A U.S. federal court has decided that Irish businessman J.P. McManus can’t have his money back from the IRS. The money, $5.2 million, was withheld from $17.4 million McManus won in a Backgammon game against billionaire Alec Gores. McManus had claimed that he’s exempt from U.S. taxes under a treaty between the United States and Ireland. However, the U.S. government asserted that he’s not actually a resident of Ireland but of Switzerland.

A New Zealand man vacationing in Bali was kidnapped and forced by his abductors to wager increasingly larger stakes on a card game. He was set free after losing $2,000.

Lost in the story about an Iranian teenager banned by Iran Chess Federation for playing an Israeli during a recent tournament was the fact that arbiters at international events normally rig the pairings process to prevent such results.

In Moscow, International Women’s Day was recognized with a blondes vs. brunettes Chess match.

A dice game in a Jackson, Mississippi park turned deadly when an argument broke out and one of the teenage players started shooting. One of the people he shot was declared dead at the scene; the other was taken to the hospital. The shooter also shot himself in the foot.

Two men robbing a regular afternoon dice game in a Milwaukee alley didn’t hesitate to shoot (one with an assault rifle). Three victims were seriously injured.

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Game Blotter - A roundup of crimes, legal cases, and when "the law" gets involved with gamesPolice in New Delhi, India arrested a man for replacing cash in an ATM with fake 2,000 Rupee notes he got out of a board game that he had purchased for his nephew. The police were alerted by bank customers who were given currency guaranteed by the “Children’s Bank of India”.

Hasbro has applied for a U.S. trademark on the smell of Play-Doh.

Already banned by FIDE for misfeasance at the Bulgarian Chess Federation and improperly diverting money from Chess tournaments, Silvio Danailov and Vladimir Sakotic have allegedly used illegal means to take over the Serbian Chess Federation and have sent threatening and blackmailing emails to the president and board of the European Chess Union.

Teen siblings, Dorsa and Borna Derakhshan, have been banned by Iran Chess Federation from playing in domestic tournaments and representing the country at international events. Dorsa played at the recent Tradewise Gibraltar Chess Festival without wearing a hijab. Borna played a game against an Israeli.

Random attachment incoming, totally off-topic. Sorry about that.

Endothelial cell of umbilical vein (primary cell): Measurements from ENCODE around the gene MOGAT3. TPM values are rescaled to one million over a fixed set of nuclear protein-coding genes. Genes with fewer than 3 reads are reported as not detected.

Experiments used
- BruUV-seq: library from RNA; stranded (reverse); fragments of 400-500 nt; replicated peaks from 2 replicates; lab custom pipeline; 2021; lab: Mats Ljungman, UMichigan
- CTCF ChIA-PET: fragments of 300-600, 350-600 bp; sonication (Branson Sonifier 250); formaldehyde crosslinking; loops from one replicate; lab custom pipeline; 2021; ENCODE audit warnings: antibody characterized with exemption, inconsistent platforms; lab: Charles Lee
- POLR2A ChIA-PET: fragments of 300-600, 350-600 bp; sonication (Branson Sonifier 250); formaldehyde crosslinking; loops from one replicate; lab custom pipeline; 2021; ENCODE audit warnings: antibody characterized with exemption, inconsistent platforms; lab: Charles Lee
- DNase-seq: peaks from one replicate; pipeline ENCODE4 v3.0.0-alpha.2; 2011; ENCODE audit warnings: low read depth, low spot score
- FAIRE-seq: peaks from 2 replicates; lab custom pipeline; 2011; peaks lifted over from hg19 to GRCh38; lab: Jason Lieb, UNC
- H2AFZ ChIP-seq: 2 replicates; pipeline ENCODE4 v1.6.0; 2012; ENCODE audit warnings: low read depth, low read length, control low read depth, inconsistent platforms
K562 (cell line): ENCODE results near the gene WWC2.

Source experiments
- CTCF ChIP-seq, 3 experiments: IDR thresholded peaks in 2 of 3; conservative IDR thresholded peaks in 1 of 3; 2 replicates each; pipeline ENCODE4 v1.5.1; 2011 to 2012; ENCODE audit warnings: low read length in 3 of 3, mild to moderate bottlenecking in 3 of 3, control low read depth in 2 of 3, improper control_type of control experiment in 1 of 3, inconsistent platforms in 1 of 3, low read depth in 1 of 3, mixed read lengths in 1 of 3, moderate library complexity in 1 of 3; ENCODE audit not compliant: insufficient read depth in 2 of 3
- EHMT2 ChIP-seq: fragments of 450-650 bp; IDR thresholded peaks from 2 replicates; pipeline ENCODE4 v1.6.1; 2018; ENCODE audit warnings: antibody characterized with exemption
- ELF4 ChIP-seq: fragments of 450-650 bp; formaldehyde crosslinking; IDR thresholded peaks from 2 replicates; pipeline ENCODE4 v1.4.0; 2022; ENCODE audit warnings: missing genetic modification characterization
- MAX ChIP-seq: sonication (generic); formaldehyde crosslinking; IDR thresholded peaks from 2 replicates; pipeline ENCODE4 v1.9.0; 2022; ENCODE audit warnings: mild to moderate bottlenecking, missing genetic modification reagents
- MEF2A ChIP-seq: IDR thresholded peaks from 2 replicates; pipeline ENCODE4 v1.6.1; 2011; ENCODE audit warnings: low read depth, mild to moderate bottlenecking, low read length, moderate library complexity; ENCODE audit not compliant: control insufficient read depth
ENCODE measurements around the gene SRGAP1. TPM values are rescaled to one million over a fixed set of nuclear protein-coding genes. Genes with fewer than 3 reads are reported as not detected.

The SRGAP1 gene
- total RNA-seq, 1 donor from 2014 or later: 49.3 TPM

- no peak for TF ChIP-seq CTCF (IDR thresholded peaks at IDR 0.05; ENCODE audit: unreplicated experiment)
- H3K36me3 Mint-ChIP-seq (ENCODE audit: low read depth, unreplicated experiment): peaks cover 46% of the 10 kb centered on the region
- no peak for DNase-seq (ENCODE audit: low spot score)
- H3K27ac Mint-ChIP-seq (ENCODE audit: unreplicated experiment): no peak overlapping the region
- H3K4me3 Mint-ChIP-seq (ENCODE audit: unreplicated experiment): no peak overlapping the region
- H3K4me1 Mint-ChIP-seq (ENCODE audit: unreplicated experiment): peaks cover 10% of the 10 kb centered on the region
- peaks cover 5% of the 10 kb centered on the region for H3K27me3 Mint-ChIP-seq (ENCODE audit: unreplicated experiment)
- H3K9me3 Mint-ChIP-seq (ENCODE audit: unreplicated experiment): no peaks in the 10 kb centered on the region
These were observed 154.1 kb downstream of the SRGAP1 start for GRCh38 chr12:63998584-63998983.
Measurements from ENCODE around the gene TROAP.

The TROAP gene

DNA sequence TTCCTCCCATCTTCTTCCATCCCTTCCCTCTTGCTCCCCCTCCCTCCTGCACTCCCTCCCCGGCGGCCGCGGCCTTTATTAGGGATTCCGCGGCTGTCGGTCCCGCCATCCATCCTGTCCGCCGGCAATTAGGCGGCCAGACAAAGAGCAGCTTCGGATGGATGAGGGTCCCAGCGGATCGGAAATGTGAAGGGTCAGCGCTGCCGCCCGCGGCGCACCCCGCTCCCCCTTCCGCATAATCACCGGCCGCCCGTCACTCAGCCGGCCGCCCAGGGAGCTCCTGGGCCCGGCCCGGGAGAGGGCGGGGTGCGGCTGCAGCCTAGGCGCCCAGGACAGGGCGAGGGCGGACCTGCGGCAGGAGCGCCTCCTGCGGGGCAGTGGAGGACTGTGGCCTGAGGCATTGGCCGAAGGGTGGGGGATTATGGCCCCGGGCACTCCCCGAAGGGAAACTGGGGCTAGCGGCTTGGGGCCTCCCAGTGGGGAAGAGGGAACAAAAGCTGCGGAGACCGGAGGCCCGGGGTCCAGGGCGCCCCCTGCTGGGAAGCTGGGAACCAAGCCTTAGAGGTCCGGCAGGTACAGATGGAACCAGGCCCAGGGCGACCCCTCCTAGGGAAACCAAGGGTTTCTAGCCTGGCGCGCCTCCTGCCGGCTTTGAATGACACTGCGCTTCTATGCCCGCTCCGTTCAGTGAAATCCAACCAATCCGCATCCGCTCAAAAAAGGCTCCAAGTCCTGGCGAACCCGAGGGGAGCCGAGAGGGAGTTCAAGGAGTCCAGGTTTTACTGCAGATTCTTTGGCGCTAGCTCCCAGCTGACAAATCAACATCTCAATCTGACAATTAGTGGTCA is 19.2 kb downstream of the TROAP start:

A 23 year-old mother in Hong Kong was arrested by police for abandoning her baby (only 18 days old) unattended at her mother’s house so she could go play Mahjong. In consideration of the weeks she already spent in police custody and the support of her family, a magistrate sentenced the mother to just 12 months probation.

The Ningdu County Committee of the Communist Party of China has banned local officials from playing Mahjong. The goal of the order is to combat gambling, though it applies to any occasion, on-duty or off.

Between the two separate Mahjong games police raided in Davao City, Philippines, they arrested 11 people and confiscated gambling money totaling 320 Pesos (no more than $6.50).

A Denver-area high school principal was found guilty of 3rd degree assault for kicking his wife between the legs and punching her in the ribs. The incident occurred after he called her a “cheater” during a game of Backgammon. It’s unclear whether by cheating he was referring to the game or their marriage.

A man and woman were captured on video surveillance shoplifting $400 worth of Magic: The Gathering cards from a Walmart in Potsdam, New York. State police eventually caught the pair when they tried to sell the cards.

The makers of Secret Hitler, a Mafia-like game about the rise of fascism, sent a copy of the game to every member of the United States Senate, thinking maybe the education would do them good.